Division Announcement Tonight

Submitted by Brian on September 1st, 2010 at 1:36 PM

Got your torch? Pitchfork? Great:

A person familiar with the discussions says the Big Ten plans to announce Wednesday night how it will break up into two divisions.

The person, who spoke to The Associated Press on the condition of anonymity because the conference hasn't released the information, says the process of putting six teams in each division was completed on Wednesday.

Random internet people at Frank The Tank's Slant, the unofficial home of expansion speculation are saying this is the breakdown:

THIS DIVISION

Michigan
Nebraska
Iowa
Michigan State
Minnesota
Northwestern

IS THE DUMBEST THING IN THE HISTORY OF THE UNIVERSE DIVISION

Ohio State
Penn State
Wisconsin
Purdue
Indiana
Illinois

I'm not vouching for that at all, but I haven't seen anything suggesting people have come to their damn senses and put M and OSU in the same division.

Comments

ChalmersE

September 1st, 2010 at 1:41 PM ^

that they're going to keep Michigan-OSU as the last game.  If that's the case, I can live with this breakdown.   We get the Brown Jug game every year and have the potential to build a new rivalry with Nebraska.  FWIW, if God forbid, they do try to move The Game, my preference would be to have Nebraska as the last game. 

wigeon

September 1st, 2010 at 1:56 PM ^

I think Mich/Nebraska is going to be a killer rivalry. And keeping M/tOSU the last week, if true, is better than a lot of other scenarios we've seen floating around.


No school is going to be 100% happy, but this doesn't seem that bad. 

Dan Man

September 1st, 2010 at 1:43 PM ^

Well, if the reports are true that they are keeping Michigan/OSU as the final game, I'll take that as a satisfactory compromise.  Granted, there will be problems with having Michigan and OSU in separate divisions and as the final game of the season (such as when a rematch the following week is likely), but that is better than having it in the middle of the season, in my opinion.

Section 1

September 1st, 2010 at 1:49 PM ^

If -- and I do mean if -- this is the bargain; this division versus that game (The Game), then I don't mind too much.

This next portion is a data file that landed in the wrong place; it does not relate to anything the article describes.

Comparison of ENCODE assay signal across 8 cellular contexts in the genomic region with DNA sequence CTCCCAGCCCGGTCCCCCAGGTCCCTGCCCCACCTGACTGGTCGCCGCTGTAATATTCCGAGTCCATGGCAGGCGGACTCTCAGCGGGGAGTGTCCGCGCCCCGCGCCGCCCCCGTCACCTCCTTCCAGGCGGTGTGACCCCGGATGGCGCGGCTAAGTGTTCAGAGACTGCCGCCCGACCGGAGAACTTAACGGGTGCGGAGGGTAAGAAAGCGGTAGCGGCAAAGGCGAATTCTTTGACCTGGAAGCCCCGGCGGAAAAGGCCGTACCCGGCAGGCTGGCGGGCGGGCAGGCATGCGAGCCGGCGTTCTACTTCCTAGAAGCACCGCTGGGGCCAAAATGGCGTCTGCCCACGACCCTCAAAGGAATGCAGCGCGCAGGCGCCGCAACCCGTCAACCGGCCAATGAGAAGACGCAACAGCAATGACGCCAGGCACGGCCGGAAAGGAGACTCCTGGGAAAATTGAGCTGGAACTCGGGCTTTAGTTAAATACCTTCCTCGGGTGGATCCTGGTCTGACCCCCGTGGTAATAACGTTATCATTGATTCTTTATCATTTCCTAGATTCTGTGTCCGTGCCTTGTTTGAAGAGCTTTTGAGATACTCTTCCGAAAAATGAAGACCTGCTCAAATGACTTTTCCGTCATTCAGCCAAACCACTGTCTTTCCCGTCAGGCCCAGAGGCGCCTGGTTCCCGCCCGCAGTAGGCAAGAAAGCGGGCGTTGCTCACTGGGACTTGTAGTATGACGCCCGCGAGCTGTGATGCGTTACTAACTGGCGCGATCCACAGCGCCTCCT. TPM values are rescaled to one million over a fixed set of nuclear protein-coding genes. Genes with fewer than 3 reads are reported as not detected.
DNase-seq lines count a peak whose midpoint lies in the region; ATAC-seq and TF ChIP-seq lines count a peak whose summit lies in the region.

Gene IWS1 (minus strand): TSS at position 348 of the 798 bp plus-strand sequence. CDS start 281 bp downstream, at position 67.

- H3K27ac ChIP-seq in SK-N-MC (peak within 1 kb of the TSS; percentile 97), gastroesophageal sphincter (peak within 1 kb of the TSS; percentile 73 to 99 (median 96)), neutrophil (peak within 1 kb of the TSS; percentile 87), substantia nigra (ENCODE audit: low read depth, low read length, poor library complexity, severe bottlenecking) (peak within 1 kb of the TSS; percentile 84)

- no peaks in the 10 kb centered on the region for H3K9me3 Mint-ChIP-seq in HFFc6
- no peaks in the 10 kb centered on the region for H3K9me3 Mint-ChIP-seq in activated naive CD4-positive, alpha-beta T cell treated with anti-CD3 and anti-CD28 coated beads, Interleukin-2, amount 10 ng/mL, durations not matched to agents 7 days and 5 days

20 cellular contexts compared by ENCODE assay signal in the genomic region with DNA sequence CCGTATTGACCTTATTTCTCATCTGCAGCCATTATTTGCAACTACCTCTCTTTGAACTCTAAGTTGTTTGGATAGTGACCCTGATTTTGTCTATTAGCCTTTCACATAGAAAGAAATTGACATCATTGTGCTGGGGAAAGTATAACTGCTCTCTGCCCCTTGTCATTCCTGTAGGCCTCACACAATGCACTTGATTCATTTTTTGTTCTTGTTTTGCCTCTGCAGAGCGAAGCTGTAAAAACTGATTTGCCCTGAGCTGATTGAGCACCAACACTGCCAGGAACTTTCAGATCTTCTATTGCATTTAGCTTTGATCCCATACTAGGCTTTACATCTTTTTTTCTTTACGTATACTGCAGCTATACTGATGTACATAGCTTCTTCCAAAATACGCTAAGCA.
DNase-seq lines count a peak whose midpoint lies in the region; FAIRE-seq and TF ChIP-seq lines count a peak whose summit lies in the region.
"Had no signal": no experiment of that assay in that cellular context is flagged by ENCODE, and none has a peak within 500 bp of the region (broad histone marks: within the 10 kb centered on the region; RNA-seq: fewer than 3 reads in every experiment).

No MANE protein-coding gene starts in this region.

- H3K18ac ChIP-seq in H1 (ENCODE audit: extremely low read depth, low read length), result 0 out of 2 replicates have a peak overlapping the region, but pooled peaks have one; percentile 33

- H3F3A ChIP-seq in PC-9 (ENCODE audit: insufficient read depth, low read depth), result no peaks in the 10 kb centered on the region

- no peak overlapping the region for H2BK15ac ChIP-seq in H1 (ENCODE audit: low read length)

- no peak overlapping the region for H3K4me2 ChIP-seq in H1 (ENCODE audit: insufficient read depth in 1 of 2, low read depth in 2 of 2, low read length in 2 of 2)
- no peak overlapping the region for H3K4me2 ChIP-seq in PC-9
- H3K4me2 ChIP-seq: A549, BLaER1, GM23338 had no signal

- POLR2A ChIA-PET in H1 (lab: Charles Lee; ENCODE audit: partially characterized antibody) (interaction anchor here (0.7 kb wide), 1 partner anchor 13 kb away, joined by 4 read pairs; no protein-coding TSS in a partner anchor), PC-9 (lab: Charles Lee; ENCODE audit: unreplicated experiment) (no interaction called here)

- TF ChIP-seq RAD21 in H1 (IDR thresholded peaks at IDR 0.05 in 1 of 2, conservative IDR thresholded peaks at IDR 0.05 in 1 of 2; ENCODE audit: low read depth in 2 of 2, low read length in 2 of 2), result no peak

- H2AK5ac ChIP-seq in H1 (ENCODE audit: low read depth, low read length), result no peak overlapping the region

Thing is -- won't it screw up scheduling, to have M and OSU doing a rivalry thing on the last week of the regular season?

I had been led to believe that the choice was (1) either M and OSU together in the same division, preserving The Game in November at the cost of ever meeting in the Cialis Big Ten Championship, or (2) going to separate divisions and playing the game (lower case "t" and "g") in October.

Did the rabble win?  Let's hear it, for torches and pitchforks!

FgoWolve

September 1st, 2010 at 1:50 PM ^

I'd much rather keep the game on the last Saturday than keep us in the same division. It sucks that we'll probably end up crossing over to the hardest opponent every year, but at least the game will still feel like THE GAME. (i.e. freezing cold, frozen nuts, grey skies)

Dan Man

September 1st, 2010 at 1:53 PM ^

Once we go to a nine game conference schedule, I think having a difficult crossover game will be diluted somewhat.  Each team in the Big 10 will play all but two teams in the conference.

I agree it's not ideal, but I think it will be ok once we go to the nine game schedule.

Dan Man

September 1st, 2010 at 1:50 PM ^

I disagree.  I think that usually at least one of the two teams will be contending for a spot in the Big 10 championship.  That will always present the opportunity for the other team to knock that team out of the championship.  The Game will nearly always have big ramifications, so long as it's the final game.

Dan Man

September 1st, 2010 at 1:56 PM ^

But it's a lot easier when it's the final game.  I believe it will be pretty rare for any team to make the conference championship when they loose their final game.  Can you think of the last time one of the SEC or Big 12 championship teams lost their final season game?  Not I.  Maybe it's happened, but know it hasn't happened much.

SAvoodoo

September 1st, 2010 at 2:08 PM ^

Interestingly enough I had a whole paragraph ready to post until I looked up how the SEC does it.  Apparently (and I admit I was completely wrong about this) the first criteria for who goes to the championship game is not division record, but rather overall conference record.  If the Big Ten adopts this system then Michigan Ohio State would matter much more every year, even without being in the same division.  Sorry about that, I didn't know that's how it worked, my fault.

jamiemac

September 1st, 2010 at 4:27 PM ^

So, once in the near 20-year history? Seems like an outlier to me